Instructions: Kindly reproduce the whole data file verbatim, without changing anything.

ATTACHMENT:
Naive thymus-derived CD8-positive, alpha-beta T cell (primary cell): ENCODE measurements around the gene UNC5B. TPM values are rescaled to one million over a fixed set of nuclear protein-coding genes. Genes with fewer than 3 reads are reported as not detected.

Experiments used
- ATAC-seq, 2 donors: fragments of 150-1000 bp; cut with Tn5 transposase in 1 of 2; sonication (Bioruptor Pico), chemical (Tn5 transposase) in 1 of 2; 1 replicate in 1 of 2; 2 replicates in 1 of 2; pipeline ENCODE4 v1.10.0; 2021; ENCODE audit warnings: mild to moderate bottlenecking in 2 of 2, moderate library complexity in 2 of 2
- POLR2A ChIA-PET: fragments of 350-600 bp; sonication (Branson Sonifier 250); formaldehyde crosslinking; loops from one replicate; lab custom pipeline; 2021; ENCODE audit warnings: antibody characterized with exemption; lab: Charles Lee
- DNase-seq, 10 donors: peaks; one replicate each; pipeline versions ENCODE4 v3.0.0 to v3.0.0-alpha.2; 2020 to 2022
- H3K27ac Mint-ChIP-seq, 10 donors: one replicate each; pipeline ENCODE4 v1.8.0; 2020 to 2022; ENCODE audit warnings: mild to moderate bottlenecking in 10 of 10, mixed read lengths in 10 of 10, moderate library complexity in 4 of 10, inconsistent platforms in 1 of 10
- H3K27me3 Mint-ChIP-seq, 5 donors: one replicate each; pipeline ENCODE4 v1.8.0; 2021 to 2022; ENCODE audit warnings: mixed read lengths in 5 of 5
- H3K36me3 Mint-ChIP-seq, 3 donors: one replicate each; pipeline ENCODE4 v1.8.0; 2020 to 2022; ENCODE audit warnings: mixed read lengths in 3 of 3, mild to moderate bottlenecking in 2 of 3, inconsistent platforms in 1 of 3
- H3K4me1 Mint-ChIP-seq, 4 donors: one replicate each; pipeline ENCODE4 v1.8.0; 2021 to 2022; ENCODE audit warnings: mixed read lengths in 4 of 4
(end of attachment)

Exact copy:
Naive thymus-derived CD8-positive, alpha-beta T cell (primary cell): ENCODE measurements around the gene UNC5B. TPM values are rescaled to one million over a fixed set of nuclear protein-coding genes. Genes with fewer than 3 reads are reported as not detected.

Experiments used
- ATAC-seq, 2 donors: fragments of 150-1000 bp; cut with Tn5 transposase in 1 of 2; sonication (Bioruptor Pico), chemical (Tn5 transposase) in 1 of 2; 1 replicate in 1 of 2; 2 replicates in 1 of 2; pipeline ENCODE4 v1.10.0; 2021; ENCODE audit warnings: mild to moderate bottlenecking in 2 of 2, moderate library complexity in 2 of 2
- POLR2A ChIA-PET: fragments of 350-600 bp; sonication (Branson Sonifier 250); formaldehyde crosslinking; loops from one replicate; lab custom pipeline; 2021; ENCODE audit warnings: antibody characterized with exemption; lab: Charles Lee
- DNase-seq, 10 donors: peaks; one replicate each; pipeline versions ENCODE4 v3.0.0 to v3.0.0-alpha.2; 2020 to 2022
- H3K27ac Mint-ChIP-seq, 10 donors: one replicate each; pipeline ENCODE4 v1.8.0; 2020 to 2022; ENCODE audit warnings: mild to moderate bottlenecking in 10 of 10, mixed read lengths in 10 of 10, moderate library complexity in 4 of 10, inconsistent platforms in 1 of 10
- H3K27me3 Mint-ChIP-seq, 5 donors: one replicate each; pipeline ENCODE4 v1.8.0; 2021 to 2022; ENCODE audit warnings: mixed read lengths in 5 of 5
- H3K36me3 Mint-ChIP-seq, 3 donors: one replicate each; pipeline ENCODE4 v1.8.0; 2020 to 2022; ENCODE audit warnings: mixed read lengths in 3 of 3, mild to moderate bottlenecking in 2 of 3, inconsistent platforms in 1 of 3
- H3K4me1 Mint-ChIP-seq, 4 donors: one replicate each; pipeline ENCODE4 v1.8.0; 2021 to 2022; ENCODE audit warnings: mixed read lengths in 4 of 4